EHT tests of the strong-field regime of General Relativity
Written by Sebastian H. Völkel and Nicola Franchini
The name “black hole” describes the incredible phenomena that light cannot escape away from it. Here, the gravitational pull is beyond any measure, meaning that there is no emission at all. The boundary of this region is called the event horizon. On the other hand, the light that only approaches but never passes the event horizon is strongly deflected and eventually follows highly bent orbits around the black hole, until some of it can be observed on Earth.
Albert Einstein’s general theory of relativity predicts the existence of black holes. The mass of these objects can span from tens to millions or even billions of times the mass of the Sun. The latter is referred to by astrophysicists as supermassive black holes. These monsters have a lot of astrophysical relevance since they dwell in the centers of most galaxies, including the Milky Way.
According to scientists, black holes are surrounded by very hot gas in the shape of disks that are constantly rotating around the black hole. While some gas spirals inwards from far-out regions of the disk, other gas of the inner region falls into the black hole. These mechanisms produce light, which either fall in the black hole or escape from the system. The closest thing to a picture of a black hole (which itself does not emit light) is a detailed measurement of the shining gas being swallowed by it. Ongoing developments in radio astronomy, computer simulations, and data analysis techniques make it possible to take images of supermassive black holes, as demonstrated by the Event Horizon Telescope Collaboration in the last few years.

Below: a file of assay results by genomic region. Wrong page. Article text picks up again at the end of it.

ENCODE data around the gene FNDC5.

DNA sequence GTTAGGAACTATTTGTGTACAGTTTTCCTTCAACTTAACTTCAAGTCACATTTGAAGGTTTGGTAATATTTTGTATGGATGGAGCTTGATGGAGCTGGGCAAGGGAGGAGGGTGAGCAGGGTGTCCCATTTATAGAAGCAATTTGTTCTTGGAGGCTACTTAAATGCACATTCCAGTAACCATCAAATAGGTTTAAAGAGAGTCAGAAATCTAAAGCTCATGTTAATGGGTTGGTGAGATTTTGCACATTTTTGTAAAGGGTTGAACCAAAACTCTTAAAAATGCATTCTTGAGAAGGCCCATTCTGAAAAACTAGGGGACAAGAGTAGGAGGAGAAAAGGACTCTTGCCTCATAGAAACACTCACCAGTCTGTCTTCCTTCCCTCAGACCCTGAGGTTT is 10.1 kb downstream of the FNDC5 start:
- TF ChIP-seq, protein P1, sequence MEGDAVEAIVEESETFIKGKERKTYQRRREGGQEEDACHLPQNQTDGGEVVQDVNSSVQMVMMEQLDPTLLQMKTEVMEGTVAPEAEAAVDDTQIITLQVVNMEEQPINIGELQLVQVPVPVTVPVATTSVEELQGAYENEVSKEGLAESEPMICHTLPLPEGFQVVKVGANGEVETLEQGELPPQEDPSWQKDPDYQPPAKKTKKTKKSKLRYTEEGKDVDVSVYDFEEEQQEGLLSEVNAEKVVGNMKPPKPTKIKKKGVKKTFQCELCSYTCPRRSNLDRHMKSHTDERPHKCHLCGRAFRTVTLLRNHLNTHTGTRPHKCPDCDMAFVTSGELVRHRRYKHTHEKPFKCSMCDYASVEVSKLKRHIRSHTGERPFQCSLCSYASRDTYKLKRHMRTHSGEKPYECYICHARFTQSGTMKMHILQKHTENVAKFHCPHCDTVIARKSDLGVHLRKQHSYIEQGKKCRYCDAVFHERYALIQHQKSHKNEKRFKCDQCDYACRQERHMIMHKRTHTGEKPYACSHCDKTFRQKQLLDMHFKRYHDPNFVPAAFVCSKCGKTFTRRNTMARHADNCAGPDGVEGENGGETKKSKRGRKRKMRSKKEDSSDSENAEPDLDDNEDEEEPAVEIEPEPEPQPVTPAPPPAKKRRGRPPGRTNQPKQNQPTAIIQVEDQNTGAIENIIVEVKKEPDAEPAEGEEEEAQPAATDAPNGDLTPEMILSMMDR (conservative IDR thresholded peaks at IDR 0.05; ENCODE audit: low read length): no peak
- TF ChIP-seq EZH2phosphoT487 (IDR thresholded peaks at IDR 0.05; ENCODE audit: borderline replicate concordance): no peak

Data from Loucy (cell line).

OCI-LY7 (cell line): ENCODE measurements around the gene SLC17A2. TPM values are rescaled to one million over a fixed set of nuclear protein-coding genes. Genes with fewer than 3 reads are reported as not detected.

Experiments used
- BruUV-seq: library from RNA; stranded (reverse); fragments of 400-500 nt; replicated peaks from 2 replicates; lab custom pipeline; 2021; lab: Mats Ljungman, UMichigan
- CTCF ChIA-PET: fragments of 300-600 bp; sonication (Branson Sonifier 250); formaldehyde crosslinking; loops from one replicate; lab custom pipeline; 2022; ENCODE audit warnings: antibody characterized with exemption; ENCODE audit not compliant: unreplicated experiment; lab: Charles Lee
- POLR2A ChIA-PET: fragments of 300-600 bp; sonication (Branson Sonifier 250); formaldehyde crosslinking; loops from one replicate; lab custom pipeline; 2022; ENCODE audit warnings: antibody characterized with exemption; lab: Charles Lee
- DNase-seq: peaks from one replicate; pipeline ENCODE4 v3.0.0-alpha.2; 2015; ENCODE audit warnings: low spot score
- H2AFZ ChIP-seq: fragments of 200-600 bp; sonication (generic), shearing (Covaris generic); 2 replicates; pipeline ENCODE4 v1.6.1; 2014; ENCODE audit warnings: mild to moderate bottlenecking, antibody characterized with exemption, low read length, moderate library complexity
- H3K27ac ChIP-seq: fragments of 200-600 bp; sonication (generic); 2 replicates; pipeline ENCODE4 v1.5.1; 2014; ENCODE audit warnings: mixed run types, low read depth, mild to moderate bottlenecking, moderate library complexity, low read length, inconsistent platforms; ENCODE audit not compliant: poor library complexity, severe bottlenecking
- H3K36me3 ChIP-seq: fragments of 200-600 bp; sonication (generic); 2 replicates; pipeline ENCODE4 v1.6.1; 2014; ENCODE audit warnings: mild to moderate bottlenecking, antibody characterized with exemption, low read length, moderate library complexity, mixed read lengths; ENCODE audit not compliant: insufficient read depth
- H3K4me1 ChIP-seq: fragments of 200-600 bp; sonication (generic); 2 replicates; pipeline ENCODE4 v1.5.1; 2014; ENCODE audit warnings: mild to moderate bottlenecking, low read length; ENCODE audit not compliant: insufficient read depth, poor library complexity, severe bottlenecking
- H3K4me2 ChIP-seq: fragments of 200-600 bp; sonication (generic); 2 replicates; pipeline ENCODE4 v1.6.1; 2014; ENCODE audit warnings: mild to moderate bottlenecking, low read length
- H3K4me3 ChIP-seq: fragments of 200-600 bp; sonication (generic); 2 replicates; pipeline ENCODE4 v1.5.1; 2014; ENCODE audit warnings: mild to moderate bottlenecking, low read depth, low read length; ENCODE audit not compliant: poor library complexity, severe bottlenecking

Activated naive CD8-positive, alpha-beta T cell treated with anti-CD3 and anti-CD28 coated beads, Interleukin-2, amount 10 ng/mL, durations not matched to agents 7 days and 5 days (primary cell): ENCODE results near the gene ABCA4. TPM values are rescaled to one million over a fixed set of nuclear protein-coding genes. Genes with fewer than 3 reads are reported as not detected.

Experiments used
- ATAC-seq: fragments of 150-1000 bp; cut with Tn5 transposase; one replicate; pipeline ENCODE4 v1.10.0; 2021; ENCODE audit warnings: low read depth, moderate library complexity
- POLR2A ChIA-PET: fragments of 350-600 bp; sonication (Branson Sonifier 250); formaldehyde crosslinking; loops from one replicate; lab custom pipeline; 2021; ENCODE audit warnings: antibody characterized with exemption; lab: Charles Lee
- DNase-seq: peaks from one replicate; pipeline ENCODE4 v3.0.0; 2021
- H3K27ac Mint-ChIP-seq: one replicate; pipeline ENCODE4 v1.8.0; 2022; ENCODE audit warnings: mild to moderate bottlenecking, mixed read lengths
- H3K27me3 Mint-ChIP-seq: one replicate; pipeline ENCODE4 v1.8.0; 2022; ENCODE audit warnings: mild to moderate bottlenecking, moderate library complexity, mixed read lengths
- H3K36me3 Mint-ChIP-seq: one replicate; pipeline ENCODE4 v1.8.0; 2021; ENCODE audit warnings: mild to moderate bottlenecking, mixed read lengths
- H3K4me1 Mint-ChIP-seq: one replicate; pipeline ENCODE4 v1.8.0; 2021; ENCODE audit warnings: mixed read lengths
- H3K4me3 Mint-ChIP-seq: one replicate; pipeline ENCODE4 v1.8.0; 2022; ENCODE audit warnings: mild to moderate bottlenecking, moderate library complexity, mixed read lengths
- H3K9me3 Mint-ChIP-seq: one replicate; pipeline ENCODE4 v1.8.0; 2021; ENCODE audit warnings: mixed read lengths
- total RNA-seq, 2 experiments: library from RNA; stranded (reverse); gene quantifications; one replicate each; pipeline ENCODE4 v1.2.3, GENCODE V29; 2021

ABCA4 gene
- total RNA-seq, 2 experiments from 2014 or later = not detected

So far, in 2019, the Event Horizon Telescope Collaboration has managed to publish a picture of the supermassive black hole which lives in the middle of the M87 galaxy. The captured image consists of a bright disk around a dark central region, the so-called “shadow” of the black hole. The most relevant property one can infer from this picture is the size of such a shadow. Using computer simulations that describe the complex details of matter falling in the black hole, one can predict the size of this shadow and directly relate it to the properties of the black hole.
Credit: EHT Collaboration, [CC BY 4.0]
In our latest work, we follow up on the recent study of the Event Horizon Telescope Collaboration that combines the observed shadow size and independent measurements of black hole properties to put Einstein’s theory to a test. We quantify and loosen some of the limiting assumptions of this study to provide a more comprehensive and careful analysis of which aspects of general relativity can be tested, and how well. We analyzed the extension of general relativity focusing on multiple aspects in contrast to only one varied at time. A confrontation between these two cases confirms general relativity as a prevailing theory of gravity but also points out that the shadow-size alone is not a very stringent probe because other types of black holes in alternative theories of gravity are also in agreement with the given observations. We conclude that additional tests, especially those that are becoming available from gravitational waves, need to be included in the future to provide more stringent bounds.
From Journal publication:
Sebastian H Völkel, Enrico Barausse, Nicola Franchini and Avery E. Broderick, Class. Quantum Grav.38 21LT012021, [ arXiv:2011.06812 ]